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3401.0 - Overseas Arrivals and Departures, Australia, Jun 2005  
Previous ISSUE Released at 11:30 AM (CANBERRA TIME) 04/08/2005   
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JUNE KEY FIGURES

Jun '05
May '05 to Jun '05
Jun '04 to Jun '05
'000
% change
% change

Short-term visitor arrivals
Trend
449.8
-0.8
3.8
Seasonally adjusted
449.3
1.6
. .
Original
379.8
. .
. .
Short-term resident departures
Trend
397.6
0.9
11.5
Seasonally adjusted
410.6
4.9
. .
Original
450.0
. .
. .

. . not applicable

Visitor arrivals, Short-term
Graph: Visitor arrivals Short-term

Resident departures, Short-term
Graph: Resident departures Short-term



JUNE KEY POINTS


TREND ESTIMATES

  • The trend estimate for short-term visitor arrivals to Australia during June 2005 (449,800 movements) decreased by 0.8% compared with May 2005. This followed monthly decreases of 0.6% for April 2005 and 0.8% for May 2005.
  • Currently, short-term visitor arrivals are 2.5% lower than when the series last peaked in February 2005 (461,300 movements) and 3.8% higher than in June 2004.
  • During June 2005, short-term resident departures (397,600 movements) increased by 0.9% when compared with May 2005. This followed monthly increases of 0.7% for April 2005 and 0.9% for May 2005.
  • Currently, short-term resident departures are 39.1% higher than when the series last troughed in April 2003 (285,900 movements) and 11.5% higher than in June 2004.


SEASONALLY ADJUSTED ESTIMATES
  • The seasonally adjusted estimate for short-term visitor arrivals during June 2005 (449,300 movements) increased by 1.6% compared with May 2005. This increase followed decreases of 1.8% for April 2005 and 3.8% for May 2005.
  • Short-term resident departures for June 2005 (410,600 movements) increased by 4.9% compared with May 2005 and followed increases of 0.2% for April 2005 and 1.0% for May 2005.


ORIGINAL ESTIMATES
  • In original movement terms, there were 379,800 short-term visitor arrivals to Australia and 450,000 short-term resident departures from Australia during June 2005.


NOTES


EARLY ESTIMATES

Early estimates of short-term visitor arrivals for July 2005 will be available on the Australian Bureau of Statistics (ABS) web site on 17 August 2005. These estimates can be accessed by going to the AusStats web page <http://www.abs.gov.au/ausstats> and selecting Publications & Data and then Main Features. Select 34 Migration and then select Short-term Visitor Arrival Estimates, Australia (cat. no. 3401.0.55.001).



DATA NOTES

This publication contains movement data. Care should be taken when interpreting this movement data as 'people'. See paragraph 5 of the Explanatory Notes for more detail.


Calculations of percentage and numeric change are based on unrounded data. See paragraph 12 of the Explanatory Notes for more detail.



CHANGES IN THIS ISSUE

As advised in the previous issue of this publication time series spreadsheets released in association with this product are now presented in Excel format.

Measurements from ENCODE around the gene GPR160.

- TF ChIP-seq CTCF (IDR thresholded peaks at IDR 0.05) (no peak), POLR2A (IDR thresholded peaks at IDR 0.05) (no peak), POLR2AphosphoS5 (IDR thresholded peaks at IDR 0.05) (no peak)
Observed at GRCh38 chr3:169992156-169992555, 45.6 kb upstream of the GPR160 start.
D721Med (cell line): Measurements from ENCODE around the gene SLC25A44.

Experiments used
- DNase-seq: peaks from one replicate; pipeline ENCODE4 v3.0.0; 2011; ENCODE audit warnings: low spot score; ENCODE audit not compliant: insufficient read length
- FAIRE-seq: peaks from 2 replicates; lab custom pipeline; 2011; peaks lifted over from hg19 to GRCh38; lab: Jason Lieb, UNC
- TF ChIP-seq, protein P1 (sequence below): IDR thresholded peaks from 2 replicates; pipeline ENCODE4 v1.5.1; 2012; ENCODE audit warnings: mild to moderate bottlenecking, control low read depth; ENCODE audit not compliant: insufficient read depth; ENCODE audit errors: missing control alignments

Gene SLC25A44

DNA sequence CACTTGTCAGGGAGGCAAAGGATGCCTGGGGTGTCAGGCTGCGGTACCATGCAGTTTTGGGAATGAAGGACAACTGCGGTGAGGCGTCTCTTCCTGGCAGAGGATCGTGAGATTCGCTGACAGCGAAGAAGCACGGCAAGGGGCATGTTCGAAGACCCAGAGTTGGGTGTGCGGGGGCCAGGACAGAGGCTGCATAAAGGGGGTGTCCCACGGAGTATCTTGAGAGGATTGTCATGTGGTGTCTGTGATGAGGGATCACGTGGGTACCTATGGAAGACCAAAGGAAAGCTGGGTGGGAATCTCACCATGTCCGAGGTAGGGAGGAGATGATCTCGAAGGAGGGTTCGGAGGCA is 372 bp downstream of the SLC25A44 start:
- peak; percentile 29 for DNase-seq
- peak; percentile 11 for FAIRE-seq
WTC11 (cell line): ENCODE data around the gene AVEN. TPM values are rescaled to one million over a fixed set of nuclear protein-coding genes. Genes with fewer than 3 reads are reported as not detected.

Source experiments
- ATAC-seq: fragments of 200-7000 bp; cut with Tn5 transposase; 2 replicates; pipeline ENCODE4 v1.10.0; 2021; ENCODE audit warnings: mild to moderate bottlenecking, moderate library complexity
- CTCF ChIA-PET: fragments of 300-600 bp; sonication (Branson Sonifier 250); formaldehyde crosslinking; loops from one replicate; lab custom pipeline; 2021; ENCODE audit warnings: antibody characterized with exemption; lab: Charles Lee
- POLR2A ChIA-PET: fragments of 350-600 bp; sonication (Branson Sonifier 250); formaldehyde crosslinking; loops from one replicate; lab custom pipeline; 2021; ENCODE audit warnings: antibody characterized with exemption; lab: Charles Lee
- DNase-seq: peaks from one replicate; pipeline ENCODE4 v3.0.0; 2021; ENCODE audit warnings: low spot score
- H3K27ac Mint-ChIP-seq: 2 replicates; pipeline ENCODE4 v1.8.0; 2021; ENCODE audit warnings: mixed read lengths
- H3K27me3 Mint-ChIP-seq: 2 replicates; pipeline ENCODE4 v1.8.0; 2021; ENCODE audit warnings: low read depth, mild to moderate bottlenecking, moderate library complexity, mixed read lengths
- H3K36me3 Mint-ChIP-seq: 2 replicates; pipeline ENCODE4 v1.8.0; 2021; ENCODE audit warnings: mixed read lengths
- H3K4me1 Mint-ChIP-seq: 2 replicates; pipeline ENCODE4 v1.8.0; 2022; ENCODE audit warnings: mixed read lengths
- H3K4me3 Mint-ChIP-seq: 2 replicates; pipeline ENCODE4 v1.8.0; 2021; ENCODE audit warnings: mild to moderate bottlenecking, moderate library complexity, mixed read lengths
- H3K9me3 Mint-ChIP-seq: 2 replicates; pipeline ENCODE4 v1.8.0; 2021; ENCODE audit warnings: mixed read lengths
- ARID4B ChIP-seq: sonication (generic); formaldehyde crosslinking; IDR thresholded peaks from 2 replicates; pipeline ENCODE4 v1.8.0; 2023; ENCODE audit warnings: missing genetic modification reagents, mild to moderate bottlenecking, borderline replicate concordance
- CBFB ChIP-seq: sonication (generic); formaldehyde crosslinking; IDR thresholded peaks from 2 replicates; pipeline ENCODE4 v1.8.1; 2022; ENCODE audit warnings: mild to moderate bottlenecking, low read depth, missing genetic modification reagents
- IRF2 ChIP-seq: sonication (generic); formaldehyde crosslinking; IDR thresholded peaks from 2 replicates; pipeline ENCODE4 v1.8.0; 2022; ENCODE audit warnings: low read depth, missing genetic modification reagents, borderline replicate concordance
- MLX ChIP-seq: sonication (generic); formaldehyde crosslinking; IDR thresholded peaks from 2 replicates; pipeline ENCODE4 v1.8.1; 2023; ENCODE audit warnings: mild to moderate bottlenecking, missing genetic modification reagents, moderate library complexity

INQUIRIES

For further information about these and related statistics, contact the National Information and Referral Service on 1300 135 070 or Anne Ward on Canberra (02) 6252 6871.



MAIN FEATURES


SHORT-TERM VISITOR ARRIVALS

In trend terms, short-term visitor arrivals to Australia in June 2005 (449,800 movements) have increased by 3.8% when compared with June 2004. Currently, short-term visitor arrivals are 2.5% lower than when the series last peaked in February 2005 (461,300 movements). Prior to that month, short-term visitor arrivals had increased each month from February 2004 (424,900 movements).


The following table presents the top ten source countries (based on original estimates) for short-term visitor arrivals during June 2005. Seasonally adjusted and trend estimates are also presented for these countries, along with the trend percentage change compared with May 2005 and June 2004.

Short-term Visitor Arrivals, Major Source Countries - June 2005

Trend
Seasonally Adjusted
Original
May 05 to Jun 05
Jun 04 to Jun 05
'000
'000
'000
Trend % change
Trend % change

New Zealand
92.9
87.7
90.3
-0.6
6.9
United States of America
37.9
38.4
42.6
-0.4
2.3
Japan
50.2
51.3
42.2
-3.4
-11.7
Singapore
23.1
22.8
30.7
0.1
15.4
United Kingdom
58.0
58.3
30.1
-1.7
0.1
Korea
23.0
23.1
18.0
2.2
29.0
China
19.6
(a)np
14.1
-2.9
-1.5
Hong Kong
13.7
14.3
12.4
1.7
24.3
Malaysia
14.1
14.2
11.0
0.3
-3.8
Taiwan
9.6
9.7
9.5
1.5
15.4

(a) Seasonally adjusted data for short-term visitor arrivals from China is of an unpublishable standard.



SHORT-TERM RESIDENT DEPARTURES

In trend terms, short-term resident departures from Australia in June 2005 (397,600 movements) have increased by 11.5% when compared with June 2004 and are 39.1% higher than when the series last troughed in April 2003 (285,900 movements).


The following table presents the top ten destinations (based on original estimates), for short-term resident departures during June 2005. Seasonally adjusted and trend estimates are also presented for these countries, along with the trend percentage change compared with May 2005 and June 2004.

Short-term Resident Departures, Major Destinations - June 2005

Trend
Seasonally Adjusted
Original
May 05 to Jun 05
Jun 04 to Jun 05
'000
'000
'000
Trend % change
Trend % change

New Zealand
70.4
73.0
56.0
-
4.9
United Kingdom
34.8
36.8
49.5
2.9
11.4
United States of America
34.7
35.5
42.5
0.5
8.5
Indonesia
30.4
31.1
36.7
-0.7
10.0
China
20.1
20.3
19.0
1.5
33.9
Singapore
14.8
16.0
17.6
-0.4
17.7
Thailand
15.2
16.5
17.3
-
2.8
Fiji
16.2
16.0
17.1
0.1
15.3
Hong Kong
16.5
17.7
16.3
3.5
40.1
Malaysia
13.4
12.2
13.2
-1.4
20.0

- nil or rounded to zero (including null cells)



SHORT-TERM TRAVEL - THE YEAR 2004-05

Short-term visitor arrivals